Research Days of Maydan and SeSaMO Reflections on the Arab, Semitic and Islamic Worlds
The 2024 Maydan Research Days are organised in collaboration with SeSaMO - Italian Society for Middle East Studies East and the Department of the Italian Institute of Oriental Studies of the Sapienza University of Rome. The aim of the days is to support the entry of young scholars into the world of research, encouraging both reflection on the content of their work and the development of the technical skills needed to write a paper and present it in an academic context. The study days are intended to span various fields and disciplines: anthropology, archaeology, art, law, economics, philosophy, literature, linguistics, religion, political science, sociology, history, etc. In line with the principles of Maydan magazine, the days are aimed at doctoral students, undergraduate and postgraduate students and revolve around a broad view of the Arab, Semitic and Islamic worlds, including the geographical areas of the Middle East and North Africa, the regions of the Sahel, the Caucasus, Central Asia and South-East Asia. The days, also give space to contributions concerning the connections of these geographical areas with Europe, North America and the rest of the world.


My World in War and Revolution: Modern Diary Writing in East Asia and Beyond
March 22, 2023
prof. Aaron William Moore Handa Chair of Japanese-Chinese Relations, The University of Edinburgh mercoledì 22 marzo 2023 ore 17 Aula 107, Edificio Marco Polo
The Poetics of Sacred Space: Some Observations on Tamil Talapurāṇam Literature, incontro organizzato dal curriculum Subcontinente Indiano e Asia Centrale.


A window on the peoples and traditions of the Sino-Tibetan-Burmese border
December 15, 2022
Seminar valid for the teaching activities of the curriculum "Eastern Asia".
Translating Children's Literature (h 9.30-11.30)
December 2, 2022

Mediated Translation
December 2, 2022

September 02, 2022

"Hong Kong’s Street Markets: A Laboratory for the Expression of Collective Identity, Social Capital, and Public Value" of Prof. Maurizio Marinelli (Professor of Global China and Co-Director of the Sussex Asia Centre, University of Sussex).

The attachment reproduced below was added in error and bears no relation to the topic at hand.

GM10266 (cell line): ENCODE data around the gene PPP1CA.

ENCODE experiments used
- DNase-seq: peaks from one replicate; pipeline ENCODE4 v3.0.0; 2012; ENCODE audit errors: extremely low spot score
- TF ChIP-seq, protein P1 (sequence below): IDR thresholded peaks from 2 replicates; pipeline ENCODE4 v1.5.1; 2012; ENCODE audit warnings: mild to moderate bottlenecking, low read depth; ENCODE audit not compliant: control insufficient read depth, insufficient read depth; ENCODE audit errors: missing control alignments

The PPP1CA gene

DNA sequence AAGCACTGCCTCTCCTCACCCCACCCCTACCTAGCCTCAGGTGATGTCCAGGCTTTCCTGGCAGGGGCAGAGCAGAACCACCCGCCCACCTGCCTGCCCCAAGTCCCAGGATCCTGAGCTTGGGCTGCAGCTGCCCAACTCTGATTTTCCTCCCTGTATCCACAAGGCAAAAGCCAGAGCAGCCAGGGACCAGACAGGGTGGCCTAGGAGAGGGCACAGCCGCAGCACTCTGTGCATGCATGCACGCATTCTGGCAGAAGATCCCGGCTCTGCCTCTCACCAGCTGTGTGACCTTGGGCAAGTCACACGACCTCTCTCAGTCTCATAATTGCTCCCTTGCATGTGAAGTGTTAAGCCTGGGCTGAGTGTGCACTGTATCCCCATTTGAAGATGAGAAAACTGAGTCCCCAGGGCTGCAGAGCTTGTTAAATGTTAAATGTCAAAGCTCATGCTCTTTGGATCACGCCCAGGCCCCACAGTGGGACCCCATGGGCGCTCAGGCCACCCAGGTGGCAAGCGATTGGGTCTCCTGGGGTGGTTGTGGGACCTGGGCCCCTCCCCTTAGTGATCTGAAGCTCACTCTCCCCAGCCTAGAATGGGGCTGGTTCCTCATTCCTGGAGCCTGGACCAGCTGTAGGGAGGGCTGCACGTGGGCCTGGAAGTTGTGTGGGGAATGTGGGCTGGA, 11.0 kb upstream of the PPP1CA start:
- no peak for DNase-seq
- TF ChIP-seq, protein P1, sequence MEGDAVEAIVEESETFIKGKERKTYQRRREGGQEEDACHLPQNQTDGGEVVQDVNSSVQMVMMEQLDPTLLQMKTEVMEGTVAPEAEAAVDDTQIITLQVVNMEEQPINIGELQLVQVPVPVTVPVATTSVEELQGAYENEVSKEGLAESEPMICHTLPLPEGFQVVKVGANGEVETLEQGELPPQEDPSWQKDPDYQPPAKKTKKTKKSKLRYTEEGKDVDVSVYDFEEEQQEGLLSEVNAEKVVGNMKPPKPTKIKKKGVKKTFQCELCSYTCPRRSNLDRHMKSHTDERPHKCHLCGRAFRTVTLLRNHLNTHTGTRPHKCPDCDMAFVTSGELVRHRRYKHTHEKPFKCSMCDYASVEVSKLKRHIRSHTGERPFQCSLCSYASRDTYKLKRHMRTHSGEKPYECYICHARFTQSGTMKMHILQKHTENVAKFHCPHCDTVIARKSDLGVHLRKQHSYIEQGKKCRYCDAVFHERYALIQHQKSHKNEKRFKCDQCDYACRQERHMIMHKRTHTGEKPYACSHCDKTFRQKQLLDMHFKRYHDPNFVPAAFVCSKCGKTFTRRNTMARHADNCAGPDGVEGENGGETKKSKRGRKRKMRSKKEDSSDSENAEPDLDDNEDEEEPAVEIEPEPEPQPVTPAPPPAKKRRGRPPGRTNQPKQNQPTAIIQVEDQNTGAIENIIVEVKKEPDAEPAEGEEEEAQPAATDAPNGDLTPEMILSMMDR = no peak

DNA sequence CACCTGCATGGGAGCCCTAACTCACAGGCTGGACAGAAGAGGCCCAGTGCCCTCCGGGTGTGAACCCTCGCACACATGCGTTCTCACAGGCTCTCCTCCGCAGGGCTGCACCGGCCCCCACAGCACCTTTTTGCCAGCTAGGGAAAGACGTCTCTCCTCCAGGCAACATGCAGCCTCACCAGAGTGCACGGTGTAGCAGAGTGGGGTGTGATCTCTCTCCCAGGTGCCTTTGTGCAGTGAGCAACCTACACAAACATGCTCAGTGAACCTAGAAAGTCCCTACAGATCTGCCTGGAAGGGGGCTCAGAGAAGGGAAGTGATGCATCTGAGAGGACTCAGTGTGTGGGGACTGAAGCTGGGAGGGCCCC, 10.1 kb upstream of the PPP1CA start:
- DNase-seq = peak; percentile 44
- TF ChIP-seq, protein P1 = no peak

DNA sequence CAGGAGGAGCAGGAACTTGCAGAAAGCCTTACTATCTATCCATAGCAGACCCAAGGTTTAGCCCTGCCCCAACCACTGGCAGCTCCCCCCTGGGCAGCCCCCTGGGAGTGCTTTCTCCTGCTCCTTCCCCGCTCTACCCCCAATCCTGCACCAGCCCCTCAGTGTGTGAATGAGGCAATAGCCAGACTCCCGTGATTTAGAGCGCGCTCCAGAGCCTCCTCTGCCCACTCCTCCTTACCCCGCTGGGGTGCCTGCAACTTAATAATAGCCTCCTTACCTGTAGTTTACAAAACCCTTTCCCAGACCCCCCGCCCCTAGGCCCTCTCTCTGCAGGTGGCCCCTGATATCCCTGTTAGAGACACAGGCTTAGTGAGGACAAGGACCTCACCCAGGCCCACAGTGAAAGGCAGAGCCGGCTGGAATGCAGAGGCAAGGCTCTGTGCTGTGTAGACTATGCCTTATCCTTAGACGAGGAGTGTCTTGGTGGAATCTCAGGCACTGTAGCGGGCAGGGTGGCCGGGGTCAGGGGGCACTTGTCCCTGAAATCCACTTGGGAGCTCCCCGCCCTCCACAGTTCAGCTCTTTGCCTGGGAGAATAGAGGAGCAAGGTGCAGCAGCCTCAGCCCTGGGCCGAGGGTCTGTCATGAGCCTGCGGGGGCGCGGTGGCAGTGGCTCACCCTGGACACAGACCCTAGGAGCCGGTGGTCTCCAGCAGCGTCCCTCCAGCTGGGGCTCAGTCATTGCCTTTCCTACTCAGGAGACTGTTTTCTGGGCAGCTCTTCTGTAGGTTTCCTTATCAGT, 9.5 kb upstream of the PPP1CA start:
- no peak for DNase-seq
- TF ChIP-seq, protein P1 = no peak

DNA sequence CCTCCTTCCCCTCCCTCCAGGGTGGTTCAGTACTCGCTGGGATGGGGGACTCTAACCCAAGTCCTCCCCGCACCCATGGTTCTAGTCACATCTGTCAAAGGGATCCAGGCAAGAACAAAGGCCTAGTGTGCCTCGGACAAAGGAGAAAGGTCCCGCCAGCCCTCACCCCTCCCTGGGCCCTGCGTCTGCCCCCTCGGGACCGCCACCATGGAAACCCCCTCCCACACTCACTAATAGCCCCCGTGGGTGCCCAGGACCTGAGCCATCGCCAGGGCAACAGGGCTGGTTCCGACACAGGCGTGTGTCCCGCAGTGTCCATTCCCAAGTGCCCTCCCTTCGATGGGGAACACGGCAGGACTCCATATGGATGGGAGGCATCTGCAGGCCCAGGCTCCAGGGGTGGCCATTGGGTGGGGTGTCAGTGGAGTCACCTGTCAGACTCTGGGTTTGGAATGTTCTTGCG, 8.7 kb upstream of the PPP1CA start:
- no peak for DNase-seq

The Transcultural Politics of the Copy and the Real: The Connections between Tianjin’s Italian Concession, the ‘New Italian Town’ and the ‘Florentia Village'

What is Arabic? Language, Identity and Ideology, identità e ideologia

Presentation The seminar What is Arabic? proposes a reflection on the complex relationship between language, identity and ideology. The theme, precisely because of its breadth and transversal nature, intends to involve professors and PhD students who, while not specifically dealing with linguistic issues, can contribute to an open discussion of the various research fields that coexist within our curriculum. The history of the countries that today we define as Arab-speaking is strongly connected, for reasons of a political, religious, linguistic and cultural nature, to the events that have marked the entire Middle East and North Africa area, from the first phases of the Arab-Islamic expansion up to the more recent forms, colonial and not only, of interference by Western powers. Therefore, it is difficult to think of a monolithic linguistic scenario, indifferent to the stresses that other cultural and linguistic traditions have exerted on the Arab-speaking world. The plurality of the response to these solicitations represents the thread that binds the themes that will be treated during the seminar meetings. The title, which follows the previous seminar What is Islam?, is in itself problematic and implies a reflection on the method and object of study. Difficult to give an unambiguous answer to the question "what is Arabic", if not the language spoken by the Arabs. But what language do we speak? The standard language? The dialects? The case of Arabic, by virtue of its strongly diglottic nature, appears significant: although it is, in its standard form, the official language of 22 countries, it is not the mother tongue of its speakers. Its promotion through the various national linguistic policies has reflected over the years the complex process of construction of the Arab identity and has provided an ideal image of Arabic, inside and outside the borders of each state. But what weight did language policies have? To what extent do they reflect linguistic reality and how do they influence the perception that speakers have of their language? How does linguistic reality affect written production? The following readings are suggested: Y. Suleiman (2003), Arabic Language and National Identity: A Study in Ideology, Edinburgh University Press. Y. Suleiman (2013), Arabic in the Fray: Language Ideology and Cultural Politics, Edinburgh University Press.
CAA conference: "The Human Sciences: Merely European or universal?" by prof. Sanjay Seth

Climbing Iran





Dicembre 2020


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